And now we get to some first-hand actual recollections of people who were at the taping of this episode. One of the best accounts, complete with humorous anecdotes, comes from the associate producer at the time, DONALIE FITZGERALD. She details her memories of that day in her book titled, "If You Fall Down, Pick Yourself Up Like A Lady" (1). Quoting her below:
"The day of the show, I was called on the phone. 'They are here, in their Ambassador-Wiltshire hotel rooms. Where is the limo ?'
Limo ? I had no budget for a limo, but my own car was a swank, black 1964 four-door (also known as 'suicide doors'). So our assistant director, Ron Fury, put on a baseball cap and called himself the limo man, and away we went to the Ambassador to pick up the Stones.
I found them wearing dirty t-shirts, slopping beer all over each other, shaking the cans to see how high the fizz would go, splashing it all over the ceilings, walls, and curtains. The man at the door said, 'They are ready', and I, hoping they were bringing clean shirts with them, said. 'Let's go.'
We arrived at the station, a Melrose Avenue fixture next to the Paramount Studios in Hollywood, where residents see stars from movies, television, and records every day. Stars would go to local supermarkets and shop just like their fans. Stars went to movies and restaurants. It was no big deal, but when my family-car turned Rolling-Stones-mobile pulled up in front of KHJ-TV, a wave of girls came rushing from behind bushes, statues, signs, cars, and doorways. The Stones jumped out of the car, running straight into the station with a mass of teenage girls following close behind. Down the long hall, toward the studio where we would do the taping, the Stones stopped and went inside the prop room, which was exactly where my thirteen and fourteen year old daughters had taken refuge when they saw the running mob of girls. The door was locked behind the Stones, and they were now alone with my little girls. Those slobby, beer-squirting boys.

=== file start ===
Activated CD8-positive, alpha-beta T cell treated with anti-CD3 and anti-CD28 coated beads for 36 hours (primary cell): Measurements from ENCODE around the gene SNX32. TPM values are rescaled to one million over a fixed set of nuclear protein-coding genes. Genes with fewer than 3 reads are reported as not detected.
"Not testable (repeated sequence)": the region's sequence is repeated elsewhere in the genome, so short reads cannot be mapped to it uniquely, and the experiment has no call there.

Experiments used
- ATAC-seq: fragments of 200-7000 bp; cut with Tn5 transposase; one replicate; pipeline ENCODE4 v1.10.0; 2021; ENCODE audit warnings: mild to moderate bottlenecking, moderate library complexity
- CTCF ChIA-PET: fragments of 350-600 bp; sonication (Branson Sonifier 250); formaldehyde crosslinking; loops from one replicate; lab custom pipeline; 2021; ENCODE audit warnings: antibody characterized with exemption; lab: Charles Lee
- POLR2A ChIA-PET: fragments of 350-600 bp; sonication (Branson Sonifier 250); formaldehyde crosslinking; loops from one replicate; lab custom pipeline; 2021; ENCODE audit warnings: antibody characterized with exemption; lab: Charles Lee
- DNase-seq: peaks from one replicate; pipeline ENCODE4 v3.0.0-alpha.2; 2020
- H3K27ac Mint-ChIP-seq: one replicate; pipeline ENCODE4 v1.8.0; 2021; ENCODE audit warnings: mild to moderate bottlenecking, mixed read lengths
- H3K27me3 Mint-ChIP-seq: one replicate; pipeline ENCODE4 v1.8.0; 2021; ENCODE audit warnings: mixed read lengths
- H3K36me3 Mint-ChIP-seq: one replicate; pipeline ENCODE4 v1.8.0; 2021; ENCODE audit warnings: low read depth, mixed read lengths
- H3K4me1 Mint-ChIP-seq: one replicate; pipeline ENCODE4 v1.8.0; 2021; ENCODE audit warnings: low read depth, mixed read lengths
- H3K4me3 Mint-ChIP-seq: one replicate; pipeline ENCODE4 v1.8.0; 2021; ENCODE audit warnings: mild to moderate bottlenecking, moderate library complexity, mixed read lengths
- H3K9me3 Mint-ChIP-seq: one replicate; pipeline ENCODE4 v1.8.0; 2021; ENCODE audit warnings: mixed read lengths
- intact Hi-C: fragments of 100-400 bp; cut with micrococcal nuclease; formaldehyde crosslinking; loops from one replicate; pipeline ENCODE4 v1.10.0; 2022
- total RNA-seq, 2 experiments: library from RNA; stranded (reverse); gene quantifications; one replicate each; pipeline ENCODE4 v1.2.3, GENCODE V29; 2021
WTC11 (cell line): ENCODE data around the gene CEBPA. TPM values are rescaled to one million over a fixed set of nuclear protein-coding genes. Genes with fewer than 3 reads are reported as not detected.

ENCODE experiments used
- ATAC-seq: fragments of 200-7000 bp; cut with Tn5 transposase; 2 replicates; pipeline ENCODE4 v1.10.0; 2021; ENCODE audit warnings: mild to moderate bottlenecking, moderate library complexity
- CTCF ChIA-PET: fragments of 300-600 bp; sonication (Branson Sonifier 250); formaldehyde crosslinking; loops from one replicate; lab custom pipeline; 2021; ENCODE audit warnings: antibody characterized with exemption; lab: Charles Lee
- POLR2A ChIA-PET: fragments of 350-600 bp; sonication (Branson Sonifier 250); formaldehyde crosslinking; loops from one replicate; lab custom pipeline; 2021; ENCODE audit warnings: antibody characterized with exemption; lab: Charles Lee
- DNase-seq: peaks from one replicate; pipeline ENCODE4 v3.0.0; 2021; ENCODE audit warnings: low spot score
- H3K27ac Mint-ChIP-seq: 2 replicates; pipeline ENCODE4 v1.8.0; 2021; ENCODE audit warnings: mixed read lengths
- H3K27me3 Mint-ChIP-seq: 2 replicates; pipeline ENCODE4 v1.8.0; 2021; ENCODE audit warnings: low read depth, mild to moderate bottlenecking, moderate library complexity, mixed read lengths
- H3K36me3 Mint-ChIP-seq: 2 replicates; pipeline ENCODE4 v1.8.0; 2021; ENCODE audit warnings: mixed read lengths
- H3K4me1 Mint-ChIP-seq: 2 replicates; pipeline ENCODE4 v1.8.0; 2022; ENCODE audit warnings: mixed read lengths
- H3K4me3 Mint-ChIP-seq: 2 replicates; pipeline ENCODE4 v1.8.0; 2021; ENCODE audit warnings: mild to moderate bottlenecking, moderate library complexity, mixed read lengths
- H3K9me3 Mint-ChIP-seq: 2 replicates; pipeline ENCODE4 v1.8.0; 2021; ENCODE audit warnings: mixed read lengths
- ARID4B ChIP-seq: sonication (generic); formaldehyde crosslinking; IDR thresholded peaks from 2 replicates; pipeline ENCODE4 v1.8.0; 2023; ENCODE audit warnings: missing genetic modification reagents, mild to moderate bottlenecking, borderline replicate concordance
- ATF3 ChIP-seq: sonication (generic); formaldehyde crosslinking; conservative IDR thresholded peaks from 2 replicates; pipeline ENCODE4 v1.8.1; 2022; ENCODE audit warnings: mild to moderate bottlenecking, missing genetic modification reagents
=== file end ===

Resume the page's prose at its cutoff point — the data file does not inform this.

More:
I was the line producer of the television show the Stones were about to appear on, but hit record or no hit record, I was going to get my own satisfaction as the mother of my two little girls. I was going to smash a Rolling Stone if anything happened to one of them. Five, ten minutes, an eternity and the door opened, and suddenly the Rolling Stones were ready to perform ! My daughters drifted out, eyes glazed, catatonic, but otherwise okay. They told me the Stones had been playing games with the various props, that Brian Jones twirled his hair in a unicorn style and repeatedly announced that he was 'a queer', and Mick Jagger rolled Dave Gilmore's (2) old swivel desk chair from one end of the room to the other, knocking over props and grabbing funny hats.
Liberti (3) and both Conlan brothers (4) finally hustled the Stones out of the prop room, toward the stage. Nobody noticed them, not until they were in place, on camera, live (5). Every one of them had removed his socks, rolled them up, and stuck them in their respective crotches. It was a grotesque look anywhere, and this was a teenage television show, live (5), on the air. No makeup, no rehearsal, no socks. Just large bulges where their penises might have been.
It disgusted me. From the control room, we told all three cameramen to stay away from the Stones' pants' bulges. We saw alot of Mick's spindly, flailing, dancing tennis shoes that day.
Years later, my daughter Valerie encountered Bill Wyman at a Paris cocktail party, and she reminded him of that California day. His reply was, 'Oh, yeah, your mum was the one who made me take me bubble gum out of me mouth'."